I have complained before about the disturbing lack of anything even remotely resembling Mexican food in Galway and figured it extended to the entirety of Ireland, so when my friend from Massachusetts said she knew of a good restaurant in Dublin (Acapulco), I thought we would take a shot and see if she was right.  Wellllll…  It was just okay.  First of all, there is no such thing as a decent flour tortilla in all of the country.  They’re “wraps,” skinny little pseudo-flour tortillas that pass for the real thing.  I ordered the supreme nachos for a starter.  Jalapenos were promised on the menu, but nary a chile was to be found.  The pico de gallo had a bit of a kick and there was guacamole, albeit very weak.  I ordered a margarita reluctantly but they didn’t have any other cocktails or wine by the glass.  I say reluctantly because tequila and I have never been good friends…however I was hoping this time would be different.  It wasn’t.  I don’t blame the barman, I just really don’t like margs.  Claude ordered veggie enchiladas, which were served smothered in a nice green sauce and accompanied by a lovely corn salsa.  I ordered a beef chimichanga which had a nice flavor and was accompanied by dry yet edible Spanish rice and the same corn salsa.  But those damnable wraps!  And they were incredibly sparing with the sour cream.  As part of the 3-course meal (priced at a very reasonable €20!) dessert was included, so of course I ordered the deep fried ice cream.  Blech!  It was pretty nasty.  The lesson here is: 1) never take Mexican meal advice from a north-easterner Yankee :); and 2) don’t expect real Mexican food in Ireland, period.  I must add, however, that the restaurant is beautifully decorated with the traditional bright colors and tiles, and the wait staff is very friendly and welcoming.  If you don’t know any better it seems authentic.  And while they didn’t play traditional Mexican music, at least it’s not that techno-pop crap that plays everywhere else.  I think we even heard Al Green!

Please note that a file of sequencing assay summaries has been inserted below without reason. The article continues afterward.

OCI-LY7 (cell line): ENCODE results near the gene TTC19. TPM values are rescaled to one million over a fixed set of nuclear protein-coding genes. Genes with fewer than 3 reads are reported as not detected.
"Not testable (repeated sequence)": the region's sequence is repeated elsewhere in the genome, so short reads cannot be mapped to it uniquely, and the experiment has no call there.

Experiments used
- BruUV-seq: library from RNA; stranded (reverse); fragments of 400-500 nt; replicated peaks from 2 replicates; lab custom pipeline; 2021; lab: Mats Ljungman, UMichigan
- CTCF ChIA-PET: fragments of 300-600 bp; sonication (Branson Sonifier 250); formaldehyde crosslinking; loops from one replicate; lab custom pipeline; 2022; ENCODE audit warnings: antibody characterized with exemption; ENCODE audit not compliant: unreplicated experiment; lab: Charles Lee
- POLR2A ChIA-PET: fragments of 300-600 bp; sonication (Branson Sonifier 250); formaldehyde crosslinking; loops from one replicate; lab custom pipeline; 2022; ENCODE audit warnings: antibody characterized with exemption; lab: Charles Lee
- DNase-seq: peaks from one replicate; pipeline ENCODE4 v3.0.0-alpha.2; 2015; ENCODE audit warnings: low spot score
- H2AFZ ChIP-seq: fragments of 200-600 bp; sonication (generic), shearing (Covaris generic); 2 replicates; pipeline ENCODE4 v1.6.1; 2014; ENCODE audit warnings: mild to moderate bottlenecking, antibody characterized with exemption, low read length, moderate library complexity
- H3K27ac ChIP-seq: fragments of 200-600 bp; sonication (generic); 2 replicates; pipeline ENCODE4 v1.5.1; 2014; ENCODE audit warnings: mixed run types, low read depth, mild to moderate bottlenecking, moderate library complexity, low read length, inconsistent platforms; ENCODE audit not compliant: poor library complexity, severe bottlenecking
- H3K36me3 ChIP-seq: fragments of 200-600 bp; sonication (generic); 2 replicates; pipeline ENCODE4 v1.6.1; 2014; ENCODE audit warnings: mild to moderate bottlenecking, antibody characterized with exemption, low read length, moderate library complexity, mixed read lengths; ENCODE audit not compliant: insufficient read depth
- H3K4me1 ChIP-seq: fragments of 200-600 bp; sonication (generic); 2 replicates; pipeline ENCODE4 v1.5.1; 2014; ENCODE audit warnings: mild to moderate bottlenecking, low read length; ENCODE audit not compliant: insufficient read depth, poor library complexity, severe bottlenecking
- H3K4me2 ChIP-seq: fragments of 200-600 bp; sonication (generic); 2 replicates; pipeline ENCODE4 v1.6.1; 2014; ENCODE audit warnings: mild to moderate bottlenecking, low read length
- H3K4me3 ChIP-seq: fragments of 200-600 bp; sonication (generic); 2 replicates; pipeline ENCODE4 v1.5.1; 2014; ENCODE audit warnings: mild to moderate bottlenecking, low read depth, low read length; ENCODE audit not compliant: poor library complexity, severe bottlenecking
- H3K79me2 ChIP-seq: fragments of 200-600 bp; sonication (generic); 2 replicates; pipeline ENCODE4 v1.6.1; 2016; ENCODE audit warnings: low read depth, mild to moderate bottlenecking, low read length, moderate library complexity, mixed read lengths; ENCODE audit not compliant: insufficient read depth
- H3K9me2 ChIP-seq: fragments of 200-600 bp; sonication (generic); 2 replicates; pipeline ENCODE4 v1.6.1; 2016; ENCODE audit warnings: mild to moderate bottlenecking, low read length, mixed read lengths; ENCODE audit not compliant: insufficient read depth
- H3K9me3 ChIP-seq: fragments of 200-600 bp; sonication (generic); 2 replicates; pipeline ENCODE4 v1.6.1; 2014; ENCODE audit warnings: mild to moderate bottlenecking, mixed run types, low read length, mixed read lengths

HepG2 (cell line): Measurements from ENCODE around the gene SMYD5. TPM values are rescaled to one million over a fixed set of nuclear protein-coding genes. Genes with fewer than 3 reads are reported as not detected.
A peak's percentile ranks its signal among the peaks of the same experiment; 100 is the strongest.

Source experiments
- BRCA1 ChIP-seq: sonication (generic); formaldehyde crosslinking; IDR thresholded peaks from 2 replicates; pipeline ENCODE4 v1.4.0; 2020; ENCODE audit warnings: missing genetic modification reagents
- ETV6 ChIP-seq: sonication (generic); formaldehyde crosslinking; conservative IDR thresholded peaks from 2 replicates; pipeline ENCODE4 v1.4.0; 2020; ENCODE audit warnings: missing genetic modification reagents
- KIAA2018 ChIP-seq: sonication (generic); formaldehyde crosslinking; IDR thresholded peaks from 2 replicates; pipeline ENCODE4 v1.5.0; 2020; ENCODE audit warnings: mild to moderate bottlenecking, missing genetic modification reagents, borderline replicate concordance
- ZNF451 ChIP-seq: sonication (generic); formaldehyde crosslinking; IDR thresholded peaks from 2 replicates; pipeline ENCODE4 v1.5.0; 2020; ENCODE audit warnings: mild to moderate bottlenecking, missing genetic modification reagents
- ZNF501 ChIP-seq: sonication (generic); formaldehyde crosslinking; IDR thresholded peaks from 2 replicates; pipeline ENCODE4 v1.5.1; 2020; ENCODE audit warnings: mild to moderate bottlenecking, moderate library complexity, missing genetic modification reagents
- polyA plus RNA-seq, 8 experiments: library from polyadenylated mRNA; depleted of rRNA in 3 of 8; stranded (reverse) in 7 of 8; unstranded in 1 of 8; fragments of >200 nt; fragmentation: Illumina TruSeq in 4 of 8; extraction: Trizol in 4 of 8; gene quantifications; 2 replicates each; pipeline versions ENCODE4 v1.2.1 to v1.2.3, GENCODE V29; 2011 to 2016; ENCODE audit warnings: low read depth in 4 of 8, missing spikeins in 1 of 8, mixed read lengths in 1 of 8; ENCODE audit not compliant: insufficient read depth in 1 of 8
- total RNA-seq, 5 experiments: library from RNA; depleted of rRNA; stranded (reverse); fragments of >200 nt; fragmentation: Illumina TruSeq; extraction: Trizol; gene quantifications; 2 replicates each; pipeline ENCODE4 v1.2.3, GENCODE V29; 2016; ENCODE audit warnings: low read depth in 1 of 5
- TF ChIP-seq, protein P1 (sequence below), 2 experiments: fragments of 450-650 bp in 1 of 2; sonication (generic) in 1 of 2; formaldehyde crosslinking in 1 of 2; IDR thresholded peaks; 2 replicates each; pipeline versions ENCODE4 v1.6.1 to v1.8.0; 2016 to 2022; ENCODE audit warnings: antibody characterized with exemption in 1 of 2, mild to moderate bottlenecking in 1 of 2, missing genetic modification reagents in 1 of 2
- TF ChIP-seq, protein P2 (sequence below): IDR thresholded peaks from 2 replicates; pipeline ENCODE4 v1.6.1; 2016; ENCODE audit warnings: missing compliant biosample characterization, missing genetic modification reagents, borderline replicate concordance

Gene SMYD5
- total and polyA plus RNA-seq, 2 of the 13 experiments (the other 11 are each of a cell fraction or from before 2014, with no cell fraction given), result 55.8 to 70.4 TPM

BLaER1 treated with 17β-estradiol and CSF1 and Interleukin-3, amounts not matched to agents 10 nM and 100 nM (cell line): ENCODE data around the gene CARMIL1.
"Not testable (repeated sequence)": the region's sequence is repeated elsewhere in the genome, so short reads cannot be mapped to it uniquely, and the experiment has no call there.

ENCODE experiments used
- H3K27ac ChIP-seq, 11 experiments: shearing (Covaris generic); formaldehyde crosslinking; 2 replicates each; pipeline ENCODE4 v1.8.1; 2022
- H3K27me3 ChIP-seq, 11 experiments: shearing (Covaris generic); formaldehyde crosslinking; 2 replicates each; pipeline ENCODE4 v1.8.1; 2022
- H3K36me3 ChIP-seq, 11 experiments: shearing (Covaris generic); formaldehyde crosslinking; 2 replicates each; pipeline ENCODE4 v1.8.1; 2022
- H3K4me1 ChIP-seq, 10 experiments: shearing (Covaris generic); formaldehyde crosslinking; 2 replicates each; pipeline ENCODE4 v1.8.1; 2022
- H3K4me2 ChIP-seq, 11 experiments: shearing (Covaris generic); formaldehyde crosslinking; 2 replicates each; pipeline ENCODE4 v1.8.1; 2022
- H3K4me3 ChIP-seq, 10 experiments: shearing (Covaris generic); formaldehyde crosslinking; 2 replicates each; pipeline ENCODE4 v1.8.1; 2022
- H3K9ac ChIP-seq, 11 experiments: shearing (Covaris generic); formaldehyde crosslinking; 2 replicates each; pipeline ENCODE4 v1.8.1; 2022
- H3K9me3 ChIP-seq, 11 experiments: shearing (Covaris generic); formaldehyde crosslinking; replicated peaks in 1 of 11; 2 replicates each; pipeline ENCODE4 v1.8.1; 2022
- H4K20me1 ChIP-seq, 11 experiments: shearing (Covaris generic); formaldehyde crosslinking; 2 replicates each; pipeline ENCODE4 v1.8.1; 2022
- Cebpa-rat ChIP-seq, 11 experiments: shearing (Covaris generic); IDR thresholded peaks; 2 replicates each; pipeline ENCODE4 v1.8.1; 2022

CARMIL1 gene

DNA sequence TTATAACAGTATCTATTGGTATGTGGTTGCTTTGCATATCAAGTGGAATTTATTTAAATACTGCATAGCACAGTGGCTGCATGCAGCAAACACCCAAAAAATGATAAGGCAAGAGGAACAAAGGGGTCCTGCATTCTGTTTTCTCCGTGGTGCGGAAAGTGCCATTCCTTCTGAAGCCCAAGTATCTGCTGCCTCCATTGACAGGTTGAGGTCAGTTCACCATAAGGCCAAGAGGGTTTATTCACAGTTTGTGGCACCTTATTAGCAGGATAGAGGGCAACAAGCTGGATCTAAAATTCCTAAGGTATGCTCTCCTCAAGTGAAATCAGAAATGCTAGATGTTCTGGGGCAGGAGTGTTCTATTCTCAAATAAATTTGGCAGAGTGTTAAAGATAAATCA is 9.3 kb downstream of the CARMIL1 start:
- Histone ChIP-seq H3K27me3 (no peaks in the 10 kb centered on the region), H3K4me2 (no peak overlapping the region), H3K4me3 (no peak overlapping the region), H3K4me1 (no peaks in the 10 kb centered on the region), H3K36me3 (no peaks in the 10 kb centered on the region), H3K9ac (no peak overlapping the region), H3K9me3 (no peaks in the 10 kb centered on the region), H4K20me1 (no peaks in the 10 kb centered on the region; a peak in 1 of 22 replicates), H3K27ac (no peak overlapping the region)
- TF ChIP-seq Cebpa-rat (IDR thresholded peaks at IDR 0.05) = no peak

After the meal we meandered some more, this time toward Temple Bar, which was in the general direction of our bus stop.  This being a Saturday night the place was jam-packed, especially with hen parties.  There are few things more amusing than a gaggle of drunk chicks celebrating like sailors just before a wedding!  We people-watched for a while, wobbling girls in sky-high heels, strangely dressed hippies, tourists trying to take it all in.  Fun!  We found an open candy shop that was piping kiddie music and stepped inside just in time for the full rendition of It’s a Small World.  GAWD!  We snagged a couple of giant Tootsie Rolls and got out of there.  Claude steered us down a small street that led back to the quays where we could catch our bus home.

We suddenly found ourselves in an intriguing environment – the walls were adorned with large-scale portraits of Irish authors, playwrights and poets, displayed along with names of their most famous works and quotes.  There were various other pieces of art, all of them focusing on people who most would consider icons in the disciplines in which they perform.  (Unfortunately I was so gobsmacked that I neglected to get more than one picture!)  At the end of this street was a place called The Icon Factory, an artists cooperative displaying the artwork found on the walls lining the street and offering same for sale.  The woman who was working there was extremely friendly, welcomed us into the space and began regaling us with the philosophy behind the project.  She was a fascinating woman!  We spent about a half an hour chatting with her about the project, art, and life in Ireland.  She invited us to a showing of her art at a gallery in Dublin but we had to reluctantly decline.  I’m going to try to keep an eye on this project and see if it pans out.  Of course, we invited her to Galway to see for herself what a culturally vibrant city it is, so maybe we will see her again…

I had misremembered the time of departure for the bus we had booked and so we had to take the one that was an hour later.  That’s always a gamble because the bus driver has the discretion to not let you on…but we got lucky and got seats anyway.  We got to see an absolutely gorgeous sunset from the bus on the way out of the city.  Another 2.5 hours home, a quick cab ride, and we were back in our little apartment.  And another exciting Irish adventure behind us!

— Cindy